Flood insurance is required if you are in a higher-risk (flood) zone. However, you can flood no matter where you’re located, as we learned firsthand.
The picture above shows the interior of our house after Hurricane Katrina. We lived in St. Bernard Parish at the time. The floodwaters were over 10′ deep, and our house was a single story, so it was a complete loss. Our furniture and belongings were virtually unrecognizable, looking as if they’d been thrown into a giant blender with mud, then scattered randomly around the house. Covering it all was a thick layer composed of fallen sheetrock from the ceiling and insulation from the attic.
Thankfully, we had evacuated about 2 days before the storm, taking our most valuable possessions with us. However, anything we couldn’t fit into our 2 cars remained, and suffered the fate you see here.
We were also grateful that we had a flood insurance policy in effect, with maximum coverage. When we’d bought the house in 2000, our wonderful insurance agent (who is STILL our insurance agent) informed us that it was located about 100′ inside flood zone C, which is a low risk (“no-flood”) zone. He told us how inexpensive flood insurance would be. Maximum flood coverage of $250,000 on the house, and $100,000 on the contents, would only cost us $317 a year. His advice saved us financially, as we chose to purchase that policy. It was still in place when disaster struck in 2005.
Even though almost 9 years have passed, that same policy only costs $414 annually today, an increase of less than $100. Remember, this is for a home located in a low risk (“no-flood”) zone, typically noted as zone B, C, or X. It’s a small price to pay for the peace of mind and the protection it provides. (Of course, flood insurance in higher risk zones does cost more. We will explain the differences in flood zones in part 2 of our series.) Click here to see the official rate chart.
I shudder to think of where we would be today if we had not had flood coverage. Even with that coverage, losing our house and everything in it was an experience we never want to go through again. That is one of the many great reasons we bought a house in Walker after the storm. We are now 65′ above sea level, and in flood zone X. However, we still carry maximum flood coverage, and happily pay that small premium when it comes due each year!
Unfortunately, many people did not receive the same great advice we did, advice which we always give to our clients. We learned about one family who bought a house in St. Bernard about 2 weeks before Katrina. (We did not know them at the time.) Their realtor and/or insurance agent and/or loan officer told them, “You’re in flood zone B! Why waste $200 a year for flood insurance you don’t need?” Soon afterwards, their house was utterly destroyed by the floodwaters from the hurricane.
Keep in mind though that it doesn’t take a hurricane to flood your house. A flood is considered rising water, no matter what the source is! If a pond overflows, or a water tank ruptures, or a reservoir breaks, and your house gets damaged by rising water, the damage will only be covered by flood insurance, NOT your homeowners policy.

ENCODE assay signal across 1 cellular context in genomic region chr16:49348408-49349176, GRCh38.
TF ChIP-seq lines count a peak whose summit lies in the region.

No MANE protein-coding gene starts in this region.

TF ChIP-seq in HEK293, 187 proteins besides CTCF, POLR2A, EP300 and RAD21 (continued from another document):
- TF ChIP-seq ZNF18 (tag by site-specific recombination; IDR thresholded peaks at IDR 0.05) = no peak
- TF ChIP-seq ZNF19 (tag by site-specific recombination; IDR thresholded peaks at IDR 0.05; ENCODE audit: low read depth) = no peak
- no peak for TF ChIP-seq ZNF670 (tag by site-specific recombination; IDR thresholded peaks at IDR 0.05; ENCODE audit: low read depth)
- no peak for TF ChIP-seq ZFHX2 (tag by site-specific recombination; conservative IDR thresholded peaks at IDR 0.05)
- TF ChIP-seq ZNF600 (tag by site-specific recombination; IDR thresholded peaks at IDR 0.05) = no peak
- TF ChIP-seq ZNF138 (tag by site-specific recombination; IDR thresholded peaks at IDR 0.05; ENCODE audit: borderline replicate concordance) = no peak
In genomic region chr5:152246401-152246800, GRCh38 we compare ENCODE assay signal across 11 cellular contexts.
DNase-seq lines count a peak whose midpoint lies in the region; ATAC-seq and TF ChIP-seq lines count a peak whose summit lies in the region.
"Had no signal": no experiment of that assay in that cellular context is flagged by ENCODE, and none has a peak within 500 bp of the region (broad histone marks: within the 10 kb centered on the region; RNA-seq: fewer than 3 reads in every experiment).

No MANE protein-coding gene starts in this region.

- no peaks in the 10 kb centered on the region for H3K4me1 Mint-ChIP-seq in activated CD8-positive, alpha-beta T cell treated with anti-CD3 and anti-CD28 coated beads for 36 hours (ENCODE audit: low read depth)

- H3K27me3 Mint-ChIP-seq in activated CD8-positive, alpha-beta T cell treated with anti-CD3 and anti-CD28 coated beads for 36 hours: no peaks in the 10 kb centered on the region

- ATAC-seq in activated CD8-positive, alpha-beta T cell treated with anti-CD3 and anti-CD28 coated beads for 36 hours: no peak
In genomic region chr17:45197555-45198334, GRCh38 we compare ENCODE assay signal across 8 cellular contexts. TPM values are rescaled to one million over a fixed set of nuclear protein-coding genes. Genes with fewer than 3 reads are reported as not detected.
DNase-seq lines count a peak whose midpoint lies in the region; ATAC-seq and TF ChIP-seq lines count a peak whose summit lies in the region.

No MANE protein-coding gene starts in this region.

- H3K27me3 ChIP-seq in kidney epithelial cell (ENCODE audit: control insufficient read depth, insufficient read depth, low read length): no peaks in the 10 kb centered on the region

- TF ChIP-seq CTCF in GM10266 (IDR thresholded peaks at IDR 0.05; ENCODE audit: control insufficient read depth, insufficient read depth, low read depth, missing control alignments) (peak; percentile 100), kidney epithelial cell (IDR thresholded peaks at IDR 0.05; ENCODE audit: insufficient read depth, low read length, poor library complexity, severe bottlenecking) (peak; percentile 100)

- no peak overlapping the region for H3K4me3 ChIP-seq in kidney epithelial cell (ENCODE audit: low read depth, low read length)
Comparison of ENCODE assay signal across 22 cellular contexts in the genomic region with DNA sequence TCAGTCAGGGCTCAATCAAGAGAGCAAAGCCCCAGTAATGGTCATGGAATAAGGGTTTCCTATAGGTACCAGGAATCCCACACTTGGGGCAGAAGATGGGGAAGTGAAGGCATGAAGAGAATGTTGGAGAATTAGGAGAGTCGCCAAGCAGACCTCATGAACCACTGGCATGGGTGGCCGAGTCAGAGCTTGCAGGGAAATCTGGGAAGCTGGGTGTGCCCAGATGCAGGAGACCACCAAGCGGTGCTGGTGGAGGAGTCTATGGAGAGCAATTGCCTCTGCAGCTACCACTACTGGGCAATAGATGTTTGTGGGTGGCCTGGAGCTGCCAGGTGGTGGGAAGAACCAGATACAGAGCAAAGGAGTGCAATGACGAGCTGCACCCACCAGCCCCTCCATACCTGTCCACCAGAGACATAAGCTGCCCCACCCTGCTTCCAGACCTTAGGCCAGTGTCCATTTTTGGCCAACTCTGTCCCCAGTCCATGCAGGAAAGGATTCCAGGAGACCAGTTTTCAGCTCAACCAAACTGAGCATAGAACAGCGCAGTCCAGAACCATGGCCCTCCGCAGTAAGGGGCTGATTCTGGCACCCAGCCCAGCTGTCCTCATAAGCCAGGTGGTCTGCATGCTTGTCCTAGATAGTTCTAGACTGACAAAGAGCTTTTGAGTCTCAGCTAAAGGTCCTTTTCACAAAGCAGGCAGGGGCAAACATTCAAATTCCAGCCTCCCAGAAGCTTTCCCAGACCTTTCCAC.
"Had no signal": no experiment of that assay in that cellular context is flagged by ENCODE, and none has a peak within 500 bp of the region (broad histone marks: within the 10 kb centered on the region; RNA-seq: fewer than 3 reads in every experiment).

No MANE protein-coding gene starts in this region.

Case in point: We were told of a lady who had built a nice, brand-new house somewhere in Mississippi. She was advised not to get flood insurance. Those giving her this (bad) advice said, “You’ll never flood here! It’s a no-flood zone! It has never flooded, so don’t worry about it!” Not long afterwards, another builder was clearing a lot down the street, and bulldozed the trees and mud into the ditch, blocking it. At some point later, a heavy summer thunderstorm sprang up, and her brand-new home was flooded to a depth of 18 inches! She lost all her furniture, had to rip out the bottom 3-4 feet of sheetrock and insulation, etc. The damage came to $40,000.00. When she tried to file a claim on her homeowners insurance, she learned that it did not apply, since this was caused by a flood. Since she lacked any flood insurance, her only recourse was to file suit against the builder. We do not know if she was successful, as that is a long and difficult process.
In summary, we believe that everyone should carry flood insurance on their home. Regardless of what the map says, or what zone you’re in, the fact is that your home can be flooded. If you live in a high-risk zone (A, AE, etc.) and have a mortgage, flood insurance is required by the lender. However, too many people, including realtors and loan officers, don’t stress the importance of flood insurance when you’re in a so-called “no-flood” zone. (According to Floodsmart.gov, the official site of the National Flood Insurance Program, people in these lower-risk areas file over 20% of claims and receive one-third of disaster assistance for flooding.) The cost of coverage is very low for such zones, and if you need it, as we did, the benefits can be lifesaving.
Flood insurance is crucial to home ownership, which is why we are devoting a multipart series of discussions about it. Next time, we will explain what the different flood zones mean, how they can change, and how they affect you.